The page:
2023 Tech updates to step up your business strategy for the next year
In the wake of Covid-19, a lot of companies had no choice but to work remotely and rely upon digital advertising. Everyone had to act quickly when the pandemic struck, making the best of the technology they already had or could quickly put into use. Companies that fail to adapt risk losing their profits, and consequently, need to close their operations, as we have painfully seen.
The pandemic was a big slap for many business leaders that in a world that is changing quickly, business thrives on better technology to be agile and adapt to a modern environment. While many businesses invest time in planning their strategy, they forget to think about the technology that is going to support them. Integrating tech into all levels of your business plan helps smoother business operations, improve communication, boost productivity, and eventually drive more sales.
The last months of 2022 are a great time to reevaluate your business models and make some time to learn what technology you will need to better support your business in the upcoming years. Here are five actionable ideas to grow your business in a better direction with technology.
#1 Share your business roadmaps with your technology vendors
Much like a business plan, a business roadmap maps out the direction of where your business is going, how long you will get there, and what are steps your company needs to take to meet the objectives with long-term strategic planning. Some of your best advocates are your technology vendors.
Your technology vendors want you to succeed and grow your business because that, in turn, presents opportunities for them to grow. Also, they normally have other clients. This means what you are trying to do may have already been done and they can either help you directly or put you in touch with someone who can help.
#2 Conduct a software audit
The second step is to conduct a software audit. Check the quality of the solutions that you are using, their progress, and how it adheres to the plans, standards, and regulations of your organization.
In my experience, most organizations have a handful or more of apps or systems that they are not using, or at least underutilizing. Often the functionality exists in other places or isn’t needed at all. Consider auditing the software you’re paying for and making sure it brings you value.
#3 Check the legacy systems
Your legacy system ensures continuity in the business operation. You must be checking the legacy systems regularly. Entering the end of the year, schedule a time to have a thorough analysis of the legacy system and figure out what you’re going to do with them.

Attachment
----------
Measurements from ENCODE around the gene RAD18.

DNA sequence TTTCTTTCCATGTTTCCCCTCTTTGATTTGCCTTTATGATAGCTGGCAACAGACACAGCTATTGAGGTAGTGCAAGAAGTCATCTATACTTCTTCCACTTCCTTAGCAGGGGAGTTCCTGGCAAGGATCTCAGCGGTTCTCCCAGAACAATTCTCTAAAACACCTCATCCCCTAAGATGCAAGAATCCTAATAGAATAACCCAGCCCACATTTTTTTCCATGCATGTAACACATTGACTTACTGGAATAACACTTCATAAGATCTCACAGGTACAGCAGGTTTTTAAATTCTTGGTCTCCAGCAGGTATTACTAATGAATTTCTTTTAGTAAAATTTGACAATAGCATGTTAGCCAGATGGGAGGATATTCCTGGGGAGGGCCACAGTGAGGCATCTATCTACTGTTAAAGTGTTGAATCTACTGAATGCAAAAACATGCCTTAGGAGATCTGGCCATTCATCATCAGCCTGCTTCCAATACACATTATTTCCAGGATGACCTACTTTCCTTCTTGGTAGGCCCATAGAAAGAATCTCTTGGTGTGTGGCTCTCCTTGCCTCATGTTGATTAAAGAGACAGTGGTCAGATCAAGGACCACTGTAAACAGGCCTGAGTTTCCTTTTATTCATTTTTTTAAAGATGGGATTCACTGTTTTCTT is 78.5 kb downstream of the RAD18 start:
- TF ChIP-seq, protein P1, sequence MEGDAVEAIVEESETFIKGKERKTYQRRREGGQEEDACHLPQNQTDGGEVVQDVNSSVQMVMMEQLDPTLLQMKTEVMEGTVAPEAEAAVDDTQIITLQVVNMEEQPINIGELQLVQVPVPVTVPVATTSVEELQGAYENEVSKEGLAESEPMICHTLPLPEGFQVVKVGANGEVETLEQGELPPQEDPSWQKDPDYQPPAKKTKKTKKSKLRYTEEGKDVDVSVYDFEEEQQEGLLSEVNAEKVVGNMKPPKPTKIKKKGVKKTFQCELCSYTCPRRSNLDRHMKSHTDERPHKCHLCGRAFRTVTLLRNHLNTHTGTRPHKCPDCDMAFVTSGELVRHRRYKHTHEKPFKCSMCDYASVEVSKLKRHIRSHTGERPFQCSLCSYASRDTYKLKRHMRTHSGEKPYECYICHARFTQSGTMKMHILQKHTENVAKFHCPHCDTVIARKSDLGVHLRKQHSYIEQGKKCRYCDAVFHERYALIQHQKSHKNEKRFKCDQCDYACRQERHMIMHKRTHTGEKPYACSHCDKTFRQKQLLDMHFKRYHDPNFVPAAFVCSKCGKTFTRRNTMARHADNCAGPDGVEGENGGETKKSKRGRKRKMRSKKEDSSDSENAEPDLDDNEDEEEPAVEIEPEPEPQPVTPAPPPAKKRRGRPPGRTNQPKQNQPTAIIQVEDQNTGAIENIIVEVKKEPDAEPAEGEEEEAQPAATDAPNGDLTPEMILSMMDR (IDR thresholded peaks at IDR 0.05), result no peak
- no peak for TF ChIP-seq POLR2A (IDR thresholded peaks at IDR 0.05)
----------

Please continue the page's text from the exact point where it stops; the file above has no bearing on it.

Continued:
Legacy systems are those systems that are no longer being maintained, have upcoming end-of-life, or have been replaced already, but you still can’t quite move everything onto the new system. Make time to learn what you need to do to turn these off. While they may not seem to be important, they often have the highest support requirements and can consume your tech team’s time and resources to maintain them. They’re also a risk when there’s staff turnover.
#4 If you still have on-premise servers, you’re 10 years overdue
A decade ago, having an on-premise server promised companies of the security and reliability of their data. However, it also means that the organization or the company is responsible for updating the server and protecting it with appropriate cybersecurity measures.
Cloud infrastructure as a service, on the other hand, has been mainstream for over a decade. In most cases, there is absolutely no reason to have a server in your office. These needs can often be performed more than adequately by SaaS providers or by having the infrastructure in AWS, Azure, or other cloud providers. Even when there is legacy software (see #3) there are many ways to migrate these systems to the cloud. Remember also that these cloud providers employ truckloads of talented people to manage their infrastructure security and scaling. They are there to help.
#5 Annual security audit planning
Plan for an annual security audit, testing your backups/DR solution and testing your HA solution
Your company probably has a security policy. You may do backups to tape or hopefully to the cloud. You may also failover your internet providers when one fails. When was the last time you tested these things? It’s good practice to test your security by running penetration testing and even some form of physical penetration testing, each year and using those results to improve. Additionally, each year, plan to pull the plug on everything and test how well it fails over (restore time), how much it takes to bring it back, and what is missing (restoration point). At the very least, you will know that your plan works.